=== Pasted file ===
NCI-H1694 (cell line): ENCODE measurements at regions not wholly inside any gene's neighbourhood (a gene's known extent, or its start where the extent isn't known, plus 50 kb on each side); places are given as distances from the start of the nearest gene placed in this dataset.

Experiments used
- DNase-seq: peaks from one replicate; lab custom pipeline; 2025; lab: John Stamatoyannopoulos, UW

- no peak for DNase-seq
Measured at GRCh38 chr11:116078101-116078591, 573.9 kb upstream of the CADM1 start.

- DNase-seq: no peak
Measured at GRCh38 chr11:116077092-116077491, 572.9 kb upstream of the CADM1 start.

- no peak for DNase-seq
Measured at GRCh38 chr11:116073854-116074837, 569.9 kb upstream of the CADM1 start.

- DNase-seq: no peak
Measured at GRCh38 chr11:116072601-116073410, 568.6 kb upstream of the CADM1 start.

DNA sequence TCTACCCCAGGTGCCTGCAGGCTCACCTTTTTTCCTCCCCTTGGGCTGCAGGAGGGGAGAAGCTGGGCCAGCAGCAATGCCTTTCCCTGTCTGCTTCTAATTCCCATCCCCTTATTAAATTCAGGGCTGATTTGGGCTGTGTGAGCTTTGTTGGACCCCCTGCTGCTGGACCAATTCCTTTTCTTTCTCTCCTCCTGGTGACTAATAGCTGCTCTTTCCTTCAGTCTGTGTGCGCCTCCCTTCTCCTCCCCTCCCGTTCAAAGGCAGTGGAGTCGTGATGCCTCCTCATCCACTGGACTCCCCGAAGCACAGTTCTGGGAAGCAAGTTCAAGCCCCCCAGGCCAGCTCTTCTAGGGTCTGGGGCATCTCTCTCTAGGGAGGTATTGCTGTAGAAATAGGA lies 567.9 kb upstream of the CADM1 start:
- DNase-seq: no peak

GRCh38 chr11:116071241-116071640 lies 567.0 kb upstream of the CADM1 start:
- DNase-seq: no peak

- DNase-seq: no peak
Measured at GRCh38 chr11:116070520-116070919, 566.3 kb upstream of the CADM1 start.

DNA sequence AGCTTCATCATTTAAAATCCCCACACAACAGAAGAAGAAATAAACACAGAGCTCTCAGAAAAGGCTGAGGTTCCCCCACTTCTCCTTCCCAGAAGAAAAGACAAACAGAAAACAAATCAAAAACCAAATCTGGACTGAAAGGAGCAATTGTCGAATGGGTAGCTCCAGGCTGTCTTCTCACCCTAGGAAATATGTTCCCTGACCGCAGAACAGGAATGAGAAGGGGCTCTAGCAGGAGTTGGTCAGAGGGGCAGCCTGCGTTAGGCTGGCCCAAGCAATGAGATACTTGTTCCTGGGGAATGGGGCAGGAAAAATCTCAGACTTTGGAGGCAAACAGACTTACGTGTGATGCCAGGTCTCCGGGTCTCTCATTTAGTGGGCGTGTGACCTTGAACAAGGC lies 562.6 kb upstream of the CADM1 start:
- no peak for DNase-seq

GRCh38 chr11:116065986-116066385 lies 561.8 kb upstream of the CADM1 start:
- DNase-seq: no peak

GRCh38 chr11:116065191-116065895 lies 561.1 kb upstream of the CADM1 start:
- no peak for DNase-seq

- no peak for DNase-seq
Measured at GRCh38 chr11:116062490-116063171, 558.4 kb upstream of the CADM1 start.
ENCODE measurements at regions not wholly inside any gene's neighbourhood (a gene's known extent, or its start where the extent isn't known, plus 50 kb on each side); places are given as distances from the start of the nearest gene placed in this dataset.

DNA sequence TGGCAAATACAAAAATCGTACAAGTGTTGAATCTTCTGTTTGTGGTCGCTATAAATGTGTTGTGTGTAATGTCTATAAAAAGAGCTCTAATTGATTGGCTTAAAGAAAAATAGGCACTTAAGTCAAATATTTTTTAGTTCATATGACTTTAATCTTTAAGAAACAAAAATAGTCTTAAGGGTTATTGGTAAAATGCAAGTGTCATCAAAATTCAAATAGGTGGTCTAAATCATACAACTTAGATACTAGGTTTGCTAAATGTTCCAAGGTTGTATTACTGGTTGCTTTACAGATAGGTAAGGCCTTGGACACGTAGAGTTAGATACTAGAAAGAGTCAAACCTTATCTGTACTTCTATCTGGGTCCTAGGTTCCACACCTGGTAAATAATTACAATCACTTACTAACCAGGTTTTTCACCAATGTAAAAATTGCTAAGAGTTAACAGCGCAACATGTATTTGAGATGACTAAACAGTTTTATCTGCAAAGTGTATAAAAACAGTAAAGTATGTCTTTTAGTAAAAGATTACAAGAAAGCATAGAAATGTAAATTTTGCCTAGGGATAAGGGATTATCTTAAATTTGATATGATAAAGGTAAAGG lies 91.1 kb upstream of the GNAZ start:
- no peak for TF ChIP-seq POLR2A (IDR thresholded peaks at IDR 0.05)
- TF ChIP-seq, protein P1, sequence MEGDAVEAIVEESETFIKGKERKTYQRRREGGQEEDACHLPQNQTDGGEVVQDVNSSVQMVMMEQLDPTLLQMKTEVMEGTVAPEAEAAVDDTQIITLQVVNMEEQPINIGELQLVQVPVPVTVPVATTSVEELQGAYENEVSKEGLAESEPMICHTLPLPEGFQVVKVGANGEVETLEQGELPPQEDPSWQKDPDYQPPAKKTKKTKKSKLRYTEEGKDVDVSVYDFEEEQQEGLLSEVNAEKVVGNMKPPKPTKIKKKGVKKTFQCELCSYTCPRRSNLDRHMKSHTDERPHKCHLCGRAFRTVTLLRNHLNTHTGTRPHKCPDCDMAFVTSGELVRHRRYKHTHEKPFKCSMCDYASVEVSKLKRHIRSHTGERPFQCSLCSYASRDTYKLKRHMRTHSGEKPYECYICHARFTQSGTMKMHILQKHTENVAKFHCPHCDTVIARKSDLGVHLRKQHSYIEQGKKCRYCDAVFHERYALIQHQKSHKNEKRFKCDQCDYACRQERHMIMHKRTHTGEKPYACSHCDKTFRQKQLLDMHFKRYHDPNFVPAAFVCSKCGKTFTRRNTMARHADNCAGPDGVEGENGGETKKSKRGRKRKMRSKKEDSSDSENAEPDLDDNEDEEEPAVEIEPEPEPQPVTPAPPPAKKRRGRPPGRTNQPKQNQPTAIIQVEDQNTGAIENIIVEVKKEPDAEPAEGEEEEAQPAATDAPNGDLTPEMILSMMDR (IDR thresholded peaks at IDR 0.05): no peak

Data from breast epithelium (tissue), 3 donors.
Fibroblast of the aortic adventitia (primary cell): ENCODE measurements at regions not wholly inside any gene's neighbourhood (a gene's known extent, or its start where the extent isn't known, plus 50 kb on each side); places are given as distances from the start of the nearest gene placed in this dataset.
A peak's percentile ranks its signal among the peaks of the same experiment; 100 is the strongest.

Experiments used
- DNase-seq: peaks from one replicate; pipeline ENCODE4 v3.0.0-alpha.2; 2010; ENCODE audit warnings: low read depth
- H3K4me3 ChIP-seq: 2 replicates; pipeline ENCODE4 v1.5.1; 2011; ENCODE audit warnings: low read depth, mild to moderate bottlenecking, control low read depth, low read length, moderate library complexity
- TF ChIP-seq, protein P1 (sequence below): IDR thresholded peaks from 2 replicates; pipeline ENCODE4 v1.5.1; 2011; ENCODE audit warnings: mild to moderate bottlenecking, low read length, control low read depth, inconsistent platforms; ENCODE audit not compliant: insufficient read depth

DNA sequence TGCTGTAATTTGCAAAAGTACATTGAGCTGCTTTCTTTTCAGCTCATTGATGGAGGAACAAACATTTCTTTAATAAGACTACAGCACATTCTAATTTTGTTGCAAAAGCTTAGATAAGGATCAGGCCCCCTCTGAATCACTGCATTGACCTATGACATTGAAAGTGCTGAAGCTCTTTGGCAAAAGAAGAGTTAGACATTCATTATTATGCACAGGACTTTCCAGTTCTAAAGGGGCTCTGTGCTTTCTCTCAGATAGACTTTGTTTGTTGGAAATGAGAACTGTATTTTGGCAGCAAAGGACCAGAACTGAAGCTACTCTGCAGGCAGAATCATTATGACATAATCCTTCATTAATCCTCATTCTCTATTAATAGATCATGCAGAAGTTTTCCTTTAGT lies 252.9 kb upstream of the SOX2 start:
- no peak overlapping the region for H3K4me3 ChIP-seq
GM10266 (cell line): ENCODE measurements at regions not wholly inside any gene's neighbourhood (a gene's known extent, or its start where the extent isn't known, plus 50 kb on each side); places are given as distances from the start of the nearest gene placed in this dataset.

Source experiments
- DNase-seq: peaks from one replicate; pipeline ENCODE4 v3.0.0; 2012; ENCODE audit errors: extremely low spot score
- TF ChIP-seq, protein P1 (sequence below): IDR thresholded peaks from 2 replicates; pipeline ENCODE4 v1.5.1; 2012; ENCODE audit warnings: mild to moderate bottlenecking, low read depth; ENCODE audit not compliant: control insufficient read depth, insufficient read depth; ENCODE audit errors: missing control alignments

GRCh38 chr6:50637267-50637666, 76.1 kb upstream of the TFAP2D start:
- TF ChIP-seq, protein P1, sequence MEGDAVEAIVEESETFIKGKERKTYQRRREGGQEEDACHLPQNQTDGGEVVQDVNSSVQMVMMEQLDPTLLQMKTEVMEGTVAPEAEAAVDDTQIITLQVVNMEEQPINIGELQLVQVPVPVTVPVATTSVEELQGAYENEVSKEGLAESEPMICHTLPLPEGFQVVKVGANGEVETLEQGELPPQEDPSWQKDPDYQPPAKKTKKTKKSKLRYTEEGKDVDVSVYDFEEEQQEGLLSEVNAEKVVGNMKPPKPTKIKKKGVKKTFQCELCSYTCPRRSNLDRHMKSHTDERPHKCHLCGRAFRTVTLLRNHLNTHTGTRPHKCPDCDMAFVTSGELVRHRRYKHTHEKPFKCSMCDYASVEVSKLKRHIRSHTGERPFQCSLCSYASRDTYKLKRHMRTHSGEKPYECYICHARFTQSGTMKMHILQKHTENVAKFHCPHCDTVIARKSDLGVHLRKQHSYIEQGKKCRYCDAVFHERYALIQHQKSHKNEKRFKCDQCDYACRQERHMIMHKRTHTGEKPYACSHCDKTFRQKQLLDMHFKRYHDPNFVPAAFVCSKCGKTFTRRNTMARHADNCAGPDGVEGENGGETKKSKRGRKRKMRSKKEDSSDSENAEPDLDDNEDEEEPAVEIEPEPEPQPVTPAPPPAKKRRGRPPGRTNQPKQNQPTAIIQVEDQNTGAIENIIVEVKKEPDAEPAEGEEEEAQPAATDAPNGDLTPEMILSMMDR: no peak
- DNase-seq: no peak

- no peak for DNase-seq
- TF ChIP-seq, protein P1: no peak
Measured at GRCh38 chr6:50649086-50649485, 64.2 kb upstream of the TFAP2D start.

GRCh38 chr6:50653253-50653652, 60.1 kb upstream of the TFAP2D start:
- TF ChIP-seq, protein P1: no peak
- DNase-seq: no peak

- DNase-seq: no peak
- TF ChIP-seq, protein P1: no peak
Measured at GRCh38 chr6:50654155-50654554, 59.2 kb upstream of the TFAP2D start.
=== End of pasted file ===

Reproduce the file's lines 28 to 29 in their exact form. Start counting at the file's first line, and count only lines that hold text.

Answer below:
- no peak for TF ChIP-seq POLR2A (IDR thresholded peaks at IDR 0.05)
- TF ChIP-seq, protein P1, sequence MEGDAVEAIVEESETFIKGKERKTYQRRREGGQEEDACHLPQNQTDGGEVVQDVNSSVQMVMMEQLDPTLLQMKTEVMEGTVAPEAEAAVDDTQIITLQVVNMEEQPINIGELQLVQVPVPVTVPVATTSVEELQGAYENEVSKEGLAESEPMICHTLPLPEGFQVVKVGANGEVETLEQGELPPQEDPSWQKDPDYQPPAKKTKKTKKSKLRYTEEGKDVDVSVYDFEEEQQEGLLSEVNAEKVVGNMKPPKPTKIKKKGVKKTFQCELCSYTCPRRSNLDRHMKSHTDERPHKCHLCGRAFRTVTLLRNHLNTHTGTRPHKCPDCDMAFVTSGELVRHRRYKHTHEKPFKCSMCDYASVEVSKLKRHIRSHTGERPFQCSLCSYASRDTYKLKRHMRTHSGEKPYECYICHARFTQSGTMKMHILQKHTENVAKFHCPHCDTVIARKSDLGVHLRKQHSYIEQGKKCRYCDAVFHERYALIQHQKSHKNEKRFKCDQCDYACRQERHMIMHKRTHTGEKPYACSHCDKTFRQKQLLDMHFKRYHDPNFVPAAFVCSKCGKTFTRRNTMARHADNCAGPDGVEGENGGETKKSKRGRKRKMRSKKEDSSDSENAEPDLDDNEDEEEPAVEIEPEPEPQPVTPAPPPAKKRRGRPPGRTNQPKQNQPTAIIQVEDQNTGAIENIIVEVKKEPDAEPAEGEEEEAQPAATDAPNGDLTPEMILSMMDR (IDR thresholded peaks at IDR 0.05): no peak